Met Opera closes deal with Orchestra, paving way for reopening

The Metropolitan Opera has reached a working agreement with its orchestra, officials said on Tuesday, paving the way for its musicians t...

The Metropolitan Opera has reached a working agreement with its orchestra, officials said on Tuesday, paving the way for its musicians to return to work and the resumption of performances next month by the company, the largest arts organization in the spectacle of the country, having been closed for more than a year by the pandemic.

After months of uncertainty and sometimes controversial discussions, the Met said the players had ratified a labor agreement with the union representing the orchestra, Local 802 of the American Federation of Musicians. Details of the deal, a four-year contract, were not provided. The musicians were due to return to work on Monday for their first official rehearsal since the pandemic closed the opera house in March 2020.

The deal ends months of tension over the significance of future salary cuts for musicians, who have gone for almost a year without pay during the pandemic.

“Members of the Met’s Big Orchestra have gone through Herculean challenges during the 16 months of the shutdown as we strive to keep the business intact,” Peter Gelb, chief executive of the Met, said in a statement. “Now we can’t wait to rebuild and get back to action.”

The group was the last of the Met’s three major unions to come to an agreement; without an agreement on a new contract for the orchestra, the Met probably would have had to postpone its reopening. Several small unions have not yet concluded agreements.

In a joint statement, Adam Krauthamer, president of Local 802 and members of the Met Orchestra committee said they were “delighted to return to regular performances very soon and look forward to reconnecting with our audience” .

Citing the staggering revenue losses from the pandemic and uncertainty about when its box office and donations would rebound, the Met had sought to reduce labor costs for its top-paid unions by 30 percent, claiming that the change in take-home pay would instead be 20 percent. He had proposed to reinstate half of the cuts when ticket revenues and basic donations returned to pre-pandemic levels.

The first of the unions to reach an agreement, the American Guild of Musical Artists – which represents choristers, soloists, dancers and stage managers, among others – obtained much lower wage cuts the management proposal; under the agreement, most types of union employees will initially see their wages reduced by 3.7 percent. But this deal saved the Met money, moving members of the Met Medicare to the Union, and reducing the size of the regular full-time choir.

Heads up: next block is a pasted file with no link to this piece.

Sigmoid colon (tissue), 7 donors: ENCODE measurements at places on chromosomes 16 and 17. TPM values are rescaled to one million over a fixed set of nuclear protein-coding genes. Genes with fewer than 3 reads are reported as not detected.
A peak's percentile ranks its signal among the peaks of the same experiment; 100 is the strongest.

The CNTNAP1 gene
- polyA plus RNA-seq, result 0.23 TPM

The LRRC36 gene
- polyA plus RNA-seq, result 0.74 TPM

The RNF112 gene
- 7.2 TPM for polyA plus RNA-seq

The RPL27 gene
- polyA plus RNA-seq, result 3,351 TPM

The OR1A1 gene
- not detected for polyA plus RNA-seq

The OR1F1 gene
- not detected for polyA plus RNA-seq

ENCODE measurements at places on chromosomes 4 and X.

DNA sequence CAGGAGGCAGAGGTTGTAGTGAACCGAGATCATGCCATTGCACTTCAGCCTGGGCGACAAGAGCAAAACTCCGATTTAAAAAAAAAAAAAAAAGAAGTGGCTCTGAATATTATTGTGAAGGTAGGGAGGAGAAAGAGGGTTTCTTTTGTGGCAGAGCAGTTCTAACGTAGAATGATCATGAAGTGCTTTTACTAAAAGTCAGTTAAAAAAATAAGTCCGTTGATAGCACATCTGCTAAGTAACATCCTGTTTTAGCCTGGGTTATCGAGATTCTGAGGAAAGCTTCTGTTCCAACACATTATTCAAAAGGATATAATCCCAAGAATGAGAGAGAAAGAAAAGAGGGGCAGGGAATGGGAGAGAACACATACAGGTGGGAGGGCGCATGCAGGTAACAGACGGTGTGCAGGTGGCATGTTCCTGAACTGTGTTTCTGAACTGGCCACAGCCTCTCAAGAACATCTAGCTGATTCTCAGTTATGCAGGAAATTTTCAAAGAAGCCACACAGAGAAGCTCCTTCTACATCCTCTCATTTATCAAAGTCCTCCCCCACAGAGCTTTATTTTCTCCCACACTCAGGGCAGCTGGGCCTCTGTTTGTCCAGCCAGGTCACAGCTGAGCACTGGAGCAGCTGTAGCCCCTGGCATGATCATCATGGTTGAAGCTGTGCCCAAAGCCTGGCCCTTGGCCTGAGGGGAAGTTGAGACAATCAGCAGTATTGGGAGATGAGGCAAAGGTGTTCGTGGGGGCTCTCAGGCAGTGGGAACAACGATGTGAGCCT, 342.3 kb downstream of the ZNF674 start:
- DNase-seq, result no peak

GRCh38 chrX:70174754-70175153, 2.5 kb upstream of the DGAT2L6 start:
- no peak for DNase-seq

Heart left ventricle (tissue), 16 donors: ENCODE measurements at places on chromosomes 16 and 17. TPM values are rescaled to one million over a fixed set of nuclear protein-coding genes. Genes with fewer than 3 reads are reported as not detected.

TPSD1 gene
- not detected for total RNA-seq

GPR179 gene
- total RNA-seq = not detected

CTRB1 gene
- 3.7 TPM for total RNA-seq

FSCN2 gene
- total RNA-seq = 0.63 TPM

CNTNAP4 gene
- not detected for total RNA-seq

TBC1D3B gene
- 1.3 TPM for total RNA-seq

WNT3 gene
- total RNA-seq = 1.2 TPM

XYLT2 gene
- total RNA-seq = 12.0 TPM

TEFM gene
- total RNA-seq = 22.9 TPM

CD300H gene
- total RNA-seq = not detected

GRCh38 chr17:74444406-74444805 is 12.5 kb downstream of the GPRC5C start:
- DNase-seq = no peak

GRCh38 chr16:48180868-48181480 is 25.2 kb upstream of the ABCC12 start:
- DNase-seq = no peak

This contract was to define the model of the level of savings expected in the agreements with the two other large unions, which represent the machinists of the Met and its orchestra. A provision in the Guild Agreement stated that if the other Unions made more favorable agreements, the Guild’s contract would be adjusted to be in line with them.

Along with news of the orchestra deal, the Met announced that the orchestra and choir will be giving two free performances of Mahler’s Symphony No. 2, “Resurrection,” at Damrosch Park at Lincoln Center on October 4 and September 5, under the direction of Met musical director Yannick Nézet-Séguin, and featuring soprano Ying Fang and mezzo-soprano Denyce Graves as soloists. (He also announced a new annual six-concert chamber music series at Carnegie Hall’s Weill Recital Hall.)

The Met will give its first performance at the opera on September 11 with a special concert of Verdi’s Requiem, to mark the 20th anniversary of the attacks. The concert will be broadcast live on PBS, hosted by ballet star Misty Copeland.

The Met season is set to begin September 27 with Terence Blanchard’s “Fire Shut Up in My Bones”, the first time the Met has staged an opera. by a black composer.

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Newsrust - US Top News: Met Opera closes deal with Orchestra, paving way for reopening
Met Opera closes deal with Orchestra, paving way for reopening
Newsrust - US Top News
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